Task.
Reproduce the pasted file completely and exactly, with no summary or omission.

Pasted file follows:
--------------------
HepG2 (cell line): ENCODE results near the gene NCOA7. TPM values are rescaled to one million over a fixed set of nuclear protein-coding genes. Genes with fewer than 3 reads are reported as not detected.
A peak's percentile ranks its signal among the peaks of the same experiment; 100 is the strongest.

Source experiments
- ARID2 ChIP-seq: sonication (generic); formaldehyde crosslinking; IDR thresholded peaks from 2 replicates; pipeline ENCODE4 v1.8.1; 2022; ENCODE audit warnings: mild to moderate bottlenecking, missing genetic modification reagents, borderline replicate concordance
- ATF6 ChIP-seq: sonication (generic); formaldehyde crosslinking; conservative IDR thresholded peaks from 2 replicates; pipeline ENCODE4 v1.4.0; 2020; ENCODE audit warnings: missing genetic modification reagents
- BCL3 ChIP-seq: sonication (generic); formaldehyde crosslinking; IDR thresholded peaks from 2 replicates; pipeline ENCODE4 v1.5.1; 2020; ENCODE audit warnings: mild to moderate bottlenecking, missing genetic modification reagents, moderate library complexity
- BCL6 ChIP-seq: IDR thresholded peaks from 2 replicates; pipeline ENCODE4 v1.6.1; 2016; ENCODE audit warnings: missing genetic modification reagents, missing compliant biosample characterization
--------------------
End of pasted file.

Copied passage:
HepG2 (cell line): ENCODE results near the gene NCOA7. TPM values are rescaled to one million over a fixed set of nuclear protein-coding genes. Genes with fewer than 3 reads are reported as not detected.
A peak's percentile ranks its signal among the peaks of the same experiment; 100 is the strongest.

Source experiments
- ARID2 ChIP-seq: sonication (generic); formaldehyde crosslinking; IDR thresholded peaks from 2 replicates; pipeline ENCODE4 v1.8.1; 2022; ENCODE audit warnings: mild to moderate bottlenecking, missing genetic modification reagents, borderline replicate concordance
- ATF6 ChIP-seq: sonication (generic); formaldehyde crosslinking; conservative IDR thresholded peaks from 2 replicates; pipeline ENCODE4 v1.4.0; 2020; ENCODE audit warnings: missing genetic modification reagents
- BCL3 ChIP-seq: sonication (generic); formaldehyde crosslinking; IDR thresholded peaks from 2 replicates; pipeline ENCODE4 v1.5.1; 2020; ENCODE audit warnings: mild to moderate bottlenecking, missing genetic modification reagents, moderate library complexity
- BCL6 ChIP-seq: IDR thresholded peaks from 2 replicates; pipeline ENCODE4 v1.6.1; 2016; ENCODE audit warnings: missing genetic modification reagents, missing compliant biosample characterization